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Linux project ideas for vista era laptop

I’ve got a Dell D830 laptop that I want to play around with.

I’ve installed Manjaro into it to try it out. Bit too much for that machine though. I’m new to linux, some familiarity with Ubuntu/Debian via rpi and popos. I’m interested in doing some sort of nas in the future, but this might not be the best machine for that. What are some basic projects a Linux noob might have fun with on an older laptop?

Specs:

  • Core2duo T7200
  • 2Gb ddr2
  • 240gb ssd
  • Some low-end quadro mobile chip
  • Dead battery

I’d start by seeing if that chip is ZIF or not. If it is, swap that garbo out for a P86 or P8800. Don’t worry about the heat difference as the wattage is the same, if not up by like 5 watts. Then, I’d get a full 4GB of 800 or 1066 mhz ram in it. Its actually really cheap at recycling centers.

After that you can do whatever the hell you want with it.

debian xfce might be worth a try

I’ve had good luck running LXLE on machines like that.

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I’ve used an old thinkpad of the same era with a busted display (external monitor vga) as a pihole before. The only weird thing is that routers need two dns ~providers~ addresses so I think you actually need two pihole servers?

Nope. Just one.

iirc my Verizon actiontec router didn’t let me put the same up address for dns twice

Pic unrelated

@kush
I’ve got a pi3 already serving as a pihole, good idea however.

I have another box (4590, 12gb, ssd) running a simple minecraft server that I would probably convert into a freenas box eventually, this was more for a learning exercise since it’s just setting there doing nothing and I’m in between semesters in uni.

Thanks for everyone’s replies and ideas

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to the op.
first research the specs on the laptop and find out the max processor and memory it can use, get those and install them.
a vista era lappy can run a lot of versions of linux! some pretty fast and some will run slow but they will run.
I install debian on systems like that a lot because of it long term support and also because it runs pretty snappy. it also gives these machines a new lease on life.

there is also a plethora of different uses for old machines that many people often forget.

I ran LXLE on a emachines 1300=02w with a 1.6GHz AMD Athlon 2650e single core and 2 gigs.
Ran like a champ.
There are a bunch of “small linux” distro’s to choose from

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Basic projects? Learn C or perl with it.

As in, starting from first steps. That hardware is pretty old and slow, but it is more than enough to run perl or a c compiler for noob learning projects.

Especially if you do it via the command line, which would also help you learn either terminal based vi or emacs…

Moving from Windows to linux a big difference is that you have a heap of free development tools available… even included with the OS.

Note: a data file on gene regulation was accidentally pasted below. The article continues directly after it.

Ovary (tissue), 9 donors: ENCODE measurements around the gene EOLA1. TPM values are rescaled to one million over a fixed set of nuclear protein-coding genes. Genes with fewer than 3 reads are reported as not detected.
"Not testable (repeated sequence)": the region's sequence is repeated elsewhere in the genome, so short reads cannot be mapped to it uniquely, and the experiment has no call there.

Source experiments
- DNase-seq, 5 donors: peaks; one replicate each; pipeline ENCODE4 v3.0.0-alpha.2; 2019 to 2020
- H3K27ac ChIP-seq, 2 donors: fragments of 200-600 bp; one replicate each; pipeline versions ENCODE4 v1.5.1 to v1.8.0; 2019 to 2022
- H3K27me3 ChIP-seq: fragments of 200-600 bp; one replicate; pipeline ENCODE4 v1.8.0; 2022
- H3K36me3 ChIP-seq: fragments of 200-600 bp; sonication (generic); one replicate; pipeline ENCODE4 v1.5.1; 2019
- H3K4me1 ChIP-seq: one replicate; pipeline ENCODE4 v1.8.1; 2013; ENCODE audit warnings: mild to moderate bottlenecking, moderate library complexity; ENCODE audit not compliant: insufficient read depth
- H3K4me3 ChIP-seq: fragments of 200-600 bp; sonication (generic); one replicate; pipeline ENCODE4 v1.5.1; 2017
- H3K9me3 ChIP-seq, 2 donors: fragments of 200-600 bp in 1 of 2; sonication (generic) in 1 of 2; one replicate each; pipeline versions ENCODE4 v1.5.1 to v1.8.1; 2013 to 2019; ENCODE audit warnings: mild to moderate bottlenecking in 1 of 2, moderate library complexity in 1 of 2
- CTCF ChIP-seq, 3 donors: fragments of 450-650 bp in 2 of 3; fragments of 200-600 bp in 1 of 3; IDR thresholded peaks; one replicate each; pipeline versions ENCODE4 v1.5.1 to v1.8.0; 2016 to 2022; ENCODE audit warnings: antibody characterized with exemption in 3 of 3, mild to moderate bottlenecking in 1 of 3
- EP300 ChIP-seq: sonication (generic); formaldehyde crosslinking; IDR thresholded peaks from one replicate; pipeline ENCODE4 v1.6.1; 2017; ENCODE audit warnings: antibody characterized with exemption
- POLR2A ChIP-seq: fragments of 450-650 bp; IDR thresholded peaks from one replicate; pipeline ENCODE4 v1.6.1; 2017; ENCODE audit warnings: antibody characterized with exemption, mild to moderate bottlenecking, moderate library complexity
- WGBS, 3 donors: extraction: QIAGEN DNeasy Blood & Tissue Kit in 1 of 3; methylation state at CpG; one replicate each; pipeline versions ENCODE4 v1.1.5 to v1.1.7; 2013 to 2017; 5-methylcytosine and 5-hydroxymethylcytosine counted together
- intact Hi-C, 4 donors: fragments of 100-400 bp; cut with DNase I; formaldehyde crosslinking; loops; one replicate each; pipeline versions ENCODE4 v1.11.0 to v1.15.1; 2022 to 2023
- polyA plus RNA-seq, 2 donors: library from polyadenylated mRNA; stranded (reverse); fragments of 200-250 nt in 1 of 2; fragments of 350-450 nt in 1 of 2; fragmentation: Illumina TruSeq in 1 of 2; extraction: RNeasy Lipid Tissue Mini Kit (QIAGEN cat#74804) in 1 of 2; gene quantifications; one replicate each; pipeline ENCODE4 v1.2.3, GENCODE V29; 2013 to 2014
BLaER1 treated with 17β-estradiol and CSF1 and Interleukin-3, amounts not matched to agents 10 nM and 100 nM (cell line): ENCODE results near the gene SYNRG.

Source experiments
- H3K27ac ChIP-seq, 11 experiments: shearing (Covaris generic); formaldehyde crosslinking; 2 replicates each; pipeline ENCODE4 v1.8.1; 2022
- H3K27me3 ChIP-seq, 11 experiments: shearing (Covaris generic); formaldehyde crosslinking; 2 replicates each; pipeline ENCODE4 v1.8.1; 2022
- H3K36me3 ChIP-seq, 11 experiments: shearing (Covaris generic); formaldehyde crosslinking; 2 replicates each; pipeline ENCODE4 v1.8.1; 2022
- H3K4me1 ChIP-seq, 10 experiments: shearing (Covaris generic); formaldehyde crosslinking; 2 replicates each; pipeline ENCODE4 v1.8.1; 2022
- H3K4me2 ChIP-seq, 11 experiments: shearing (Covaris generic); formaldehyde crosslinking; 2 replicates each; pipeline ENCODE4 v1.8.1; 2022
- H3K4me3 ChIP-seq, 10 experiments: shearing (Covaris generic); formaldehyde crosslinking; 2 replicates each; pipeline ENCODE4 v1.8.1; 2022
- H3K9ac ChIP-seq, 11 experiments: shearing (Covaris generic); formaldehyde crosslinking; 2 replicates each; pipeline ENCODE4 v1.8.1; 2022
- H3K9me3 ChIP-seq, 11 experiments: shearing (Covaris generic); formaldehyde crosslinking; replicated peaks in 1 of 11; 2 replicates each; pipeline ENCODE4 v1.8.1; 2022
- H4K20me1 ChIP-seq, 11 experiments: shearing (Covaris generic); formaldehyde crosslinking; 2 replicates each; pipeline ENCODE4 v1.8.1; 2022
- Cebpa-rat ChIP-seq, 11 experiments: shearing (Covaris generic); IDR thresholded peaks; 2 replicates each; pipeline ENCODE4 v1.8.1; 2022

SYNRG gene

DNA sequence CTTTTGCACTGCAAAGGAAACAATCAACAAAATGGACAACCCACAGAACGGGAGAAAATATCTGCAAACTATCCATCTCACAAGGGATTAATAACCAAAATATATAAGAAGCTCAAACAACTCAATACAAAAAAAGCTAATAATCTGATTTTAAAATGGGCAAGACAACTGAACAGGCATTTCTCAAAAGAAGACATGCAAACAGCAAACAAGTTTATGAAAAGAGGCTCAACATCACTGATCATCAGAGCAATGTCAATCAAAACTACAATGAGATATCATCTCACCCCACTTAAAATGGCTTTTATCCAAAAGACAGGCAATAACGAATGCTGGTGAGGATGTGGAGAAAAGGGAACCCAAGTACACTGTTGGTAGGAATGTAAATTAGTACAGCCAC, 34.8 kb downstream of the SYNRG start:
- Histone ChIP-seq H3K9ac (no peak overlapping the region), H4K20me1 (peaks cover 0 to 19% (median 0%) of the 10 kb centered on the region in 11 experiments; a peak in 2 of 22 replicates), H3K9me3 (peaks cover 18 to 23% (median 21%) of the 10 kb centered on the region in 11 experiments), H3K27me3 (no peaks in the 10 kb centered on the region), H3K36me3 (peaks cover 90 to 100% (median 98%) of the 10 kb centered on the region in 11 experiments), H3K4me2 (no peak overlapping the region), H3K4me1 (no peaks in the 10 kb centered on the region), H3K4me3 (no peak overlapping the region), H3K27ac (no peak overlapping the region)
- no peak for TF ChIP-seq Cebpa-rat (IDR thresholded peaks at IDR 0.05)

You can likely find aftermarket batteries for that machine without going to Dell. I have had good success with both batteries and power bricks for Dell.
Make sure your model is listed in the seller notes.
In that era, it is likely that they were not using lithium polymer packs, so you can get some 18650 cells and solder them in.
Try running Linux LXLE on it before putting any money into it. It will probably run better than when it was new.

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It should be fine for a nas. It would be fine for any application which is too graphically intensive.

I also have a Dell core2 duo and it runs Solus fine, as long as I’m not too impatient. Using just a window manager, instead of a full desktop environment, would certainly make it snappier. Still, it would definately make for a better nas than a general purpose laptop in this day and age.

What about a not-a-linux-project? Older laptops are perfect for messing around with experimental OSs like Haiku or ReactOS.

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Problem with using a laptop as a NAS (especially an ancient one with likely parallel ATA internal disk) is … disk capacity.

An old laptop with a second NIC makes a battery backed up firewall (assuming the battery still holds any charge) however.

Luckily it supports sata in some capacity, I have a modern 240gb ssd in it right now, university has started back however so I have’t really touched it. I would probably be using a couple usb hdds except usb2 is a tad slow for large media files.

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Granted, it wouldn’t be my first choice for an application server, but it would be fine for storage.

while laptops are great for their portability they are very limited in their upgrade-ability.
desktop units are better for this because you have so many options.
mobo upgrades allow for more modern computing power and depending on how much space inside the amount of media drives. you can put into the case.

:rofl: Ive made “fooler” computers ( dinosaur cases with modern internal hardware) before to fool would be burglers. and they worked!

even a vista era desktop maxed on processor and memory running Debian or set up as an NAS is still a powerful and useful machine even if it is old.

I would run some containers on the laptop systemd-nspawn containers this way you don’t need to virtualise anything ! Some Vista era laptops don’t have VT-x/d so it would be cool to see minimal distros running without virtualization.

Also, I’d get to know wiregaurd and set up a vpn with it on the laptop. it’s the new way to run a vpn on Linux so you don’t need OpenVPN or ipsec